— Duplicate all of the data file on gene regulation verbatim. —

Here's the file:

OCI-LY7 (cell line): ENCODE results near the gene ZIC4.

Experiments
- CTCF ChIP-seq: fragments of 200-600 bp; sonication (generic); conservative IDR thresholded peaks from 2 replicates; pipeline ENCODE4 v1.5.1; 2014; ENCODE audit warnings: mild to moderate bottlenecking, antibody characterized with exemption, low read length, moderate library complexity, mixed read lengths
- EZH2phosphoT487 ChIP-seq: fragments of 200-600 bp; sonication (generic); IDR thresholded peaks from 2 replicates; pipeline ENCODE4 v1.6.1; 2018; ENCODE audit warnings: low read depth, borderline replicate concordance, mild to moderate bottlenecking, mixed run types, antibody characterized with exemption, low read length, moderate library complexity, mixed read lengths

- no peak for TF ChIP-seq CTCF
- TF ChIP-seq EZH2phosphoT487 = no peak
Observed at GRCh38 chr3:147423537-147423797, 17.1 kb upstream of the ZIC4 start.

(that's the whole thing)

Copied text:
OCI-LY7 (cell line): ENCODE results near the gene ZIC4.

Experiments
- CTCF ChIP-seq: fragments of 200-600 bp; sonication (generic); conservative IDR thresholded peaks from 2 replicates; pipeline ENCODE4 v1.5.1; 2014; ENCODE audit warnings: mild to moderate bottlenecking, antibody characterized with exemption, low read length, moderate library complexity, mixed read lengths
- EZH2phosphoT487 ChIP-seq: fragments of 200-600 bp; sonication (generic); IDR thresholded peaks from 2 replicates; pipeline ENCODE4 v1.6.1; 2018; ENCODE audit warnings: low read depth, borderline replicate concordance, mild to moderate bottlenecking, mixed run types, antibody characterized with exemption, low read length, moderate library complexity, mixed read lengths

- no peak for TF ChIP-seq CTCF
- TF ChIP-seq EZH2phosphoT487 = no peak
Observed at GRCh38 chr3:147423537-147423797, 17.1 kb upstream of the ZIC4 start.